For example, I have one alert set up for my town and state name, so I can see what’s being written about it in the news and the web. It sometimes captures information that doesn’t show up in one of the local papers.
Alerts for company names and people’s names can be useful too. It doesn’t hurt to know when someone is writing about you or your company, or one of your competitors.
If you’re interested in sports, or movies, or certain people, and perform a search on them, you may look through a lot of sites on the web. It’s nice to be informed when something new appears, and using alerts can help you with that, too.
What benefits might there be to the search engines to offer alerts?
For one thing, they might tell Google or Yahoo what people are interested in. A new Google patent application discusses how Google might use information about alerts to find out what topics are timely and how they might be able to use that information.
Generation of topical subjects from alert search terms
Invented by Adam D. Smith, Brian Singerman, and Naga Sridhar Kataru
US Patent Application 20070073708
Published March 29, 2007
Filed: September 28, 2005
Topical subjects are identified from search terms that are submitted by users registering for alerts. In one implementation, registration requests to transmit email alerts to a user are received and stored. Topical subjects are identified based on an analysis of the email alerts that were registered in a predetermined time frame.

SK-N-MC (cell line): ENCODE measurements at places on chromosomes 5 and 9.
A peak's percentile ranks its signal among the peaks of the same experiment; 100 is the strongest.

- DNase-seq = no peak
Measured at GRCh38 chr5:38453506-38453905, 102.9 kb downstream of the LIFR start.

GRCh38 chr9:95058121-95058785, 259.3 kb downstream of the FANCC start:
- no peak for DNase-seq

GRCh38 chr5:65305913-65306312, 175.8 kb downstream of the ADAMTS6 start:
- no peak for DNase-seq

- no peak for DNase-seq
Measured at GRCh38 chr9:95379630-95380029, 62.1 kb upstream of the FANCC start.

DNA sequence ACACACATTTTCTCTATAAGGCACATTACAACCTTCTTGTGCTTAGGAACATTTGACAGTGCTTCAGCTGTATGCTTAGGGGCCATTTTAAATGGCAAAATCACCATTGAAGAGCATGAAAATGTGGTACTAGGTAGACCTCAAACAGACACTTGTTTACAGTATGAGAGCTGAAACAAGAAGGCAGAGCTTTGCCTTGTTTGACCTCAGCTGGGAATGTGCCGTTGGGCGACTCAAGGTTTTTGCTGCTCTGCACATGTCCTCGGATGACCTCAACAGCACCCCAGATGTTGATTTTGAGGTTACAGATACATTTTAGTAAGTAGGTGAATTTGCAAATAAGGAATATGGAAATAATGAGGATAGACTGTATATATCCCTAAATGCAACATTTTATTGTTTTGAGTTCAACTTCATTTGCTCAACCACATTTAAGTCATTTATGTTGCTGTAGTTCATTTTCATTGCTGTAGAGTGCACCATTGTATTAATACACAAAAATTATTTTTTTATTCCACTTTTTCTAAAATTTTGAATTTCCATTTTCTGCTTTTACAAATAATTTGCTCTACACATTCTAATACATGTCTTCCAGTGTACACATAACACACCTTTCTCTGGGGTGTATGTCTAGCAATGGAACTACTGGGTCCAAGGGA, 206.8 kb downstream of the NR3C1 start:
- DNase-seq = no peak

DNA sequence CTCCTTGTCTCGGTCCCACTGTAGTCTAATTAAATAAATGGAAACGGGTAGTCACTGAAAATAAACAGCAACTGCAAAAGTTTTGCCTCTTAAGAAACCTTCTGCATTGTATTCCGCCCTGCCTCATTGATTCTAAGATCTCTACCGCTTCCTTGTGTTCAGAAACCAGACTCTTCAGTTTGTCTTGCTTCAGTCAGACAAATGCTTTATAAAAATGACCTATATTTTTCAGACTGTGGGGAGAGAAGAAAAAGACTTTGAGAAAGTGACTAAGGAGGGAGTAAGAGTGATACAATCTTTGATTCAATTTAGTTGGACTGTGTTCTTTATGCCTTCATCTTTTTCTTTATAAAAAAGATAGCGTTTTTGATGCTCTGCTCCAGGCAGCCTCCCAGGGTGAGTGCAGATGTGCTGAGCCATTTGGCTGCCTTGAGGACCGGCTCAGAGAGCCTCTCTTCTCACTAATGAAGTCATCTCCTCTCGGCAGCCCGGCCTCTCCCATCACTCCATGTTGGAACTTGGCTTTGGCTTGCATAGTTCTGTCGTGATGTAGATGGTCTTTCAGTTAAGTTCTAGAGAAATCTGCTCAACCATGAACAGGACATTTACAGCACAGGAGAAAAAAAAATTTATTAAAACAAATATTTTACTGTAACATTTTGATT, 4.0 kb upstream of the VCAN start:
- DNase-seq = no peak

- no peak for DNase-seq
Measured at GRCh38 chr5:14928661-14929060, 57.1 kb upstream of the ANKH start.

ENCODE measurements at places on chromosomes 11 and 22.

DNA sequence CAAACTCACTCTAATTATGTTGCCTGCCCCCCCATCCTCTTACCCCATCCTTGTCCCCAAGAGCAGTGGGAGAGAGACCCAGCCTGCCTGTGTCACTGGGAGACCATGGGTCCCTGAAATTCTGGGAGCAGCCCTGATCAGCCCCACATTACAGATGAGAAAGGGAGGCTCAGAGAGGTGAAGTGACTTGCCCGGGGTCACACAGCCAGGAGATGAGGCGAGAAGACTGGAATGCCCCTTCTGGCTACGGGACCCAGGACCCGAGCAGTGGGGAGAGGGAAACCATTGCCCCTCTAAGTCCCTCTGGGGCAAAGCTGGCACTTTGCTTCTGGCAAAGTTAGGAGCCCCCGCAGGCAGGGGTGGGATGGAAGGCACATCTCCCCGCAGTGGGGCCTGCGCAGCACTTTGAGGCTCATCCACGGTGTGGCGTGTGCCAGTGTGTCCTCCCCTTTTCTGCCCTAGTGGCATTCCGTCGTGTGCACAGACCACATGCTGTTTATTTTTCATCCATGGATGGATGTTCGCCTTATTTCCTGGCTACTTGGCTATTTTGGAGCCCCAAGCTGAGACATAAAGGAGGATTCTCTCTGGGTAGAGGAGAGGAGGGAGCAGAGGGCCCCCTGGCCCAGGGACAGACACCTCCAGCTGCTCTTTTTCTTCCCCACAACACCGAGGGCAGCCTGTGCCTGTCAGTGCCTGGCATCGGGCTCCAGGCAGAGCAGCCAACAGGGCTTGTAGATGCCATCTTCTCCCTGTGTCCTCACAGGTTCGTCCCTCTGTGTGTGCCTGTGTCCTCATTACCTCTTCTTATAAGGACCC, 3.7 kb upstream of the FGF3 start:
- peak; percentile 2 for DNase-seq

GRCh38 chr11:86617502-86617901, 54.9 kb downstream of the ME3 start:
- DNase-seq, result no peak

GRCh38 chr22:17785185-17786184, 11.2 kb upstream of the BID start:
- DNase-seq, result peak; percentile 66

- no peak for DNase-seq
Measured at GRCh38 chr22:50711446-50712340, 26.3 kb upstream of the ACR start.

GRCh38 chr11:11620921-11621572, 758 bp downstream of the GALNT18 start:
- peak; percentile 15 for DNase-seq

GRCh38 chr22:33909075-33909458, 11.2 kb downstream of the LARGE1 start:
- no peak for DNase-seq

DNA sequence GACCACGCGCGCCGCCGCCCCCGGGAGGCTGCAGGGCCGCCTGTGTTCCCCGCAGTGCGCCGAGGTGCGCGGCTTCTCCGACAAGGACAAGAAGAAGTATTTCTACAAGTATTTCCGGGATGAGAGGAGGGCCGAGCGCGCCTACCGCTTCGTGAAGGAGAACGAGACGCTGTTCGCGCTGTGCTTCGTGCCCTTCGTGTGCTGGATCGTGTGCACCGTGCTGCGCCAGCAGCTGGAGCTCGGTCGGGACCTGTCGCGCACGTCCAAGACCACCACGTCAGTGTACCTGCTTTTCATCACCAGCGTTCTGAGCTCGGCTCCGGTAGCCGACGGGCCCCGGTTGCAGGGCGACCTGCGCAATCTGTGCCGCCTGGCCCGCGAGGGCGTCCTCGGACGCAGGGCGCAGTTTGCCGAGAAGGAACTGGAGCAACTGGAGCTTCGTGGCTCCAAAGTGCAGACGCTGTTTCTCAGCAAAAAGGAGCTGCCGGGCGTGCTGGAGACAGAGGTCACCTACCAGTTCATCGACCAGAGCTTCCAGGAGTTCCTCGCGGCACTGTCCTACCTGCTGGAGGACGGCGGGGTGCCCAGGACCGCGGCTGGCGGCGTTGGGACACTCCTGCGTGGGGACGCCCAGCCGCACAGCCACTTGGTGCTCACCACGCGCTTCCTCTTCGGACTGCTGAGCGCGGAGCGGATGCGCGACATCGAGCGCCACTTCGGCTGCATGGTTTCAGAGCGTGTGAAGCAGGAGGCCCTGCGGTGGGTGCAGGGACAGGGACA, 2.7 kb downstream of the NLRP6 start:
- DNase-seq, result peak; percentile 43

One of the things that are helpful to search engines is that they know who the people are who are signing up to receive alerts by collecting registration information from them.
Another is that this alert information can be aggregated, and used in a few different ways. For instance, Google notes:
For example, the topical alerts may be displayed to users on a web page as topics that are currently popular, presented to users as possible alerts that they may be interested in receiving, or used to assist in ranking search results of search engine 120.
Presently, Google allows you to set Google alerts that include receiving information from news, blogs, Web, groups, or all four of those. You can also set a frequency of how often you would like to receive alerts – Once a day, as it happens, or once a week.
The topical subject aggregator may be paying attention to the frequency of people signing up to receive alerts on new topics, and that may be one indicator to them of whether the topic is a popular one.
There are some details on how this information might be used. For example, a display of the “most popular alerts of the week” might be shown to people.
The patent application mentions but doesn’t go into detail on how this popularity might be used to influence the rankings of search results.